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    @N.Virgo - Personally, I think full naming someone sounds awkward. It might just be a me thing though Commented May 9 at 9:43
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    @ScottishTapWater I agree - about the only time I've seen my full name in a salutation is in an auto-generated form letter or spam. Commented May 9 at 18:38
  • @ScottishTapWater you're probably right actually, I just got used to it because I have a lot of communications with academics where I don't necessarily know their title. In my experience most people sign off with their first name in their reply and then I use that from then on.
    – N. Virgo
    Commented May 10 at 3:26

Really depends on the country and even the people you are talking to (in countries like Canada and the US, profs come from all over the place).

Little anecdote: ten or so years ago, I was department head and had to obtain references for short-listed candidates to an assistant prof position (we hadn't started using mathjobs yet). One of the names rang a bell, but I couldn't quite place it. I sent my emails without paying any more attention. "Dear First Name, X has given your name as a reference and I am writing to request a letter". Emails come back with letters and I realised at that point that the reason the name rang a bell is that it was a Fields medalist (with an email from a different uni than his "canonical " one, hence my confusion). I was happy, because in hindsight, I probably would have agonised a long time on how to start my letter. He replied using my first name and didn't seem one bit annoyed that I wasn't more formal.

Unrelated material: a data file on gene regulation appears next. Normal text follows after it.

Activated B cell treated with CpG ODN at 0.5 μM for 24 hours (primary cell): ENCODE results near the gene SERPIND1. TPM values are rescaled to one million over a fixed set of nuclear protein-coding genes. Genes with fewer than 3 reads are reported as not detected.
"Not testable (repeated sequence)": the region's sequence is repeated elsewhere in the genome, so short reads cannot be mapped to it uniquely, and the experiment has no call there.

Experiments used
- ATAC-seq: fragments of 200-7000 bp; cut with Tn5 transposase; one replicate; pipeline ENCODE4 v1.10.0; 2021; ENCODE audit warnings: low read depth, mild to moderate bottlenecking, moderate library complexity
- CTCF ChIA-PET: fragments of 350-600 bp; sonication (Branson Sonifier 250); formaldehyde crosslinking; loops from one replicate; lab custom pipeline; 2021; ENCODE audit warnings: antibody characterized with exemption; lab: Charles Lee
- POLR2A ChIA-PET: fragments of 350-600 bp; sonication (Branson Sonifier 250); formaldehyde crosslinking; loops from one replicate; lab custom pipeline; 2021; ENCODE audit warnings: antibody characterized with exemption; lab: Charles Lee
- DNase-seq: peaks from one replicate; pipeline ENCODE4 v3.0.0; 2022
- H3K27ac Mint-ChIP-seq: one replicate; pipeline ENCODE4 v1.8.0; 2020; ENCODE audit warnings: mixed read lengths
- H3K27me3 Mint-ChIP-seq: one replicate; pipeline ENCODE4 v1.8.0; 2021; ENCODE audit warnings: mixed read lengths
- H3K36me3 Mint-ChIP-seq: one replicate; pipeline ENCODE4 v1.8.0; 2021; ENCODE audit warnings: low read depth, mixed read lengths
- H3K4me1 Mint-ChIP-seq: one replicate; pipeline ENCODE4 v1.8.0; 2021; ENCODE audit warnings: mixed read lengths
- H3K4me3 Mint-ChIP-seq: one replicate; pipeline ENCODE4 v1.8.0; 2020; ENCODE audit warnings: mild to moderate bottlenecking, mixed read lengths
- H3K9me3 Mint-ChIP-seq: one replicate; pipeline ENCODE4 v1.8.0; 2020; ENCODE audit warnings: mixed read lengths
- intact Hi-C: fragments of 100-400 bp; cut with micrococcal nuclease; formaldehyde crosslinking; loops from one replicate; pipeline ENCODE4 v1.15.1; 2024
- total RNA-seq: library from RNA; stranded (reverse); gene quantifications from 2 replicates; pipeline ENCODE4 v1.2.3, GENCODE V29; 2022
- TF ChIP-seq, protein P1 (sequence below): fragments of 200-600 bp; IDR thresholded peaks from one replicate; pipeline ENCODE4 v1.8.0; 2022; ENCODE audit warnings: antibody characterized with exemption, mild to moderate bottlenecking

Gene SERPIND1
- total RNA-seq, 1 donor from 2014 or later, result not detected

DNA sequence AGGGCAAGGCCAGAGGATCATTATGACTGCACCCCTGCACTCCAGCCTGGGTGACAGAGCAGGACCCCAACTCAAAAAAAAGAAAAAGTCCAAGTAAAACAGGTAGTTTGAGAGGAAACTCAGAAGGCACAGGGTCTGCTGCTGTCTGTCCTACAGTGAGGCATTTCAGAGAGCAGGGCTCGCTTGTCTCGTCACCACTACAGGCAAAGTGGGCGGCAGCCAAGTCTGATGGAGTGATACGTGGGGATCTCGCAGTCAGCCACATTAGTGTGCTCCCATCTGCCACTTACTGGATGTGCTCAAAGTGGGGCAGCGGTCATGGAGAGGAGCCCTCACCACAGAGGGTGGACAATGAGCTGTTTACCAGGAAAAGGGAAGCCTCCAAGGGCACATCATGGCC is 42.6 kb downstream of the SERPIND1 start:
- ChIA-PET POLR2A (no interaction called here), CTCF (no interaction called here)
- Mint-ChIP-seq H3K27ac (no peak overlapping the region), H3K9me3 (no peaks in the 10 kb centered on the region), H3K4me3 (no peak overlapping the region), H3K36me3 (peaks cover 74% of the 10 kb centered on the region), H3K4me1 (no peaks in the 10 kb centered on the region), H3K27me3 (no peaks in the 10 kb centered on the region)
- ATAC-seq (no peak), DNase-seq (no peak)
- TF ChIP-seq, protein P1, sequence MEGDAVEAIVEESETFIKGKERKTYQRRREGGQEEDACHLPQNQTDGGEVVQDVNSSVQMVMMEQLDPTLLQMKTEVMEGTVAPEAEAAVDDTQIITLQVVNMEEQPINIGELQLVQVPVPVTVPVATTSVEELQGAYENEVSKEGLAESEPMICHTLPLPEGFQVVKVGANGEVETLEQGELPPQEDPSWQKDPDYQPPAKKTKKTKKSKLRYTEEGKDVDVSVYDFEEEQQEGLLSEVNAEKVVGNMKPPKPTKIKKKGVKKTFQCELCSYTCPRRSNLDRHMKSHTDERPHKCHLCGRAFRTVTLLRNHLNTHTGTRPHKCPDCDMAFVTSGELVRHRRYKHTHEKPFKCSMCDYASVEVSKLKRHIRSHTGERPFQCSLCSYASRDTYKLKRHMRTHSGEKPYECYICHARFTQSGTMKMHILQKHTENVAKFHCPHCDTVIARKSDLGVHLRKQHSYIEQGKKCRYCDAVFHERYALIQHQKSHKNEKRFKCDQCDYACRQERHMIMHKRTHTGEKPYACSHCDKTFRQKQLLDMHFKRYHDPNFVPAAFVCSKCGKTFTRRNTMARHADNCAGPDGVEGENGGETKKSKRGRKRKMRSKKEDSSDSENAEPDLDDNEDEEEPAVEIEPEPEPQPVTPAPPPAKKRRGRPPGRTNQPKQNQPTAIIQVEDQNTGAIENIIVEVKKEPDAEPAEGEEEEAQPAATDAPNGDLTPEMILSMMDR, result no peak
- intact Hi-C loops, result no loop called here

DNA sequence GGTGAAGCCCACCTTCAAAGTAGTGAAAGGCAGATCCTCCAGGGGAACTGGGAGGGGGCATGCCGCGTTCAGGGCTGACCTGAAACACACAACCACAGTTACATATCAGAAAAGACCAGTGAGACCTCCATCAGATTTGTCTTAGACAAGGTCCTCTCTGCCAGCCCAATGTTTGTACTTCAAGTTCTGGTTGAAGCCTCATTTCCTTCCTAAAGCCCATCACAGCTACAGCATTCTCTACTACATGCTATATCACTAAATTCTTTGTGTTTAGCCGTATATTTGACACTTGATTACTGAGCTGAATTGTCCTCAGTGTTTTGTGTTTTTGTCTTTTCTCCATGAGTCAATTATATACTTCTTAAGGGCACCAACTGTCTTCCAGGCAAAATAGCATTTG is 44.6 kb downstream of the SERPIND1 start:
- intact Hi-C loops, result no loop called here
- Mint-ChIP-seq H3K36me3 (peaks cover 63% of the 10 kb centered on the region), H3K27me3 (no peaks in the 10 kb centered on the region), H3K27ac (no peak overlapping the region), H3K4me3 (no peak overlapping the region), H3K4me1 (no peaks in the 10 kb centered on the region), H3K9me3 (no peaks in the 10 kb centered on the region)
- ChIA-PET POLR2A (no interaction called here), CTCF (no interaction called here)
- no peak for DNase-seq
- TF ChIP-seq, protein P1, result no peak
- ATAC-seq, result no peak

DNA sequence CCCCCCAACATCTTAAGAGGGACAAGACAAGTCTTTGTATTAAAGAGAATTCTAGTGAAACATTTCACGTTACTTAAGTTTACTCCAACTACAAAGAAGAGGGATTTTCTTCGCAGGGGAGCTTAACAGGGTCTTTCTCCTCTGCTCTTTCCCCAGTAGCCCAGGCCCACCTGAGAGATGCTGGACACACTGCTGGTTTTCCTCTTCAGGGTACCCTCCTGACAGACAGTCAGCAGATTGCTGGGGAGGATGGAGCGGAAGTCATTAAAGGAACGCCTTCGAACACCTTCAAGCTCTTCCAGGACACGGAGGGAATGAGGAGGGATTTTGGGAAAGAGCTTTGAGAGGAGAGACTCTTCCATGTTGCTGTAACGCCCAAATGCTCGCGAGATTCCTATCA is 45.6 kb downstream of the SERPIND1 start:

In short: don't overthink it. Most profs don't really care.

For a first contact, you can always play it safe and use "Professors X and Y" and see what they use in their answer.


More of a comment than an answer, but I think it's worth pointing out a couple of general rules of thumb.

  1. Academics are routinely referred to with a wrong honorific. I'm often addressed as Prof. (which I am not), Dr., Mr., or by first name. There's not a lot of risk of annoying someone this way, we're too used to it. The worst I would realistically expect is a chuckle or a raised eyebrow.

  2. When in doubt, it's always safe to err on the side of being more deferential. If you mistakenly address someone as Prof., they won't mind, especially if they're an assistant professor. It's almost always fine to use Dr. - that's a title that academics will almost universally have, and is a more clear-cut distinction than professor. Most people won't mind using first names, but some might, so it's best to exercise caution.

  • I think it's important to note that while it's very much true that academics are routinely referred to with the wrong honorific, standard practice is to correct the misunderstanding when the honorific implies an elevated station to which one does not actually enjoy. I am not sure how widely this custom is still observed, but as someone who has worked in higher education since 2004, I've done my best to correct any inflated titles -- as it disrespects those we actually earned such promotions. Many institutions (Harvard, for example) have very explicit in-house literature around this.
    – Ari
    Commented May 10 at 5:28

In the United States, you should never address anyone as "assistant professor" or "associate professor." To do so is simply rude. Anyone whose title contains "professor" gets the courtesy title of Professor; even instructional faculty whose title is something like "instructor" can typically be addressed this way.


Dear colleagues,

That seems intuitive. accurate, appropriate, and warm.


Assuming they are both Doctors, "Dear Dr. A and Dr. B" or "Dear Drs. A & B" should suffice.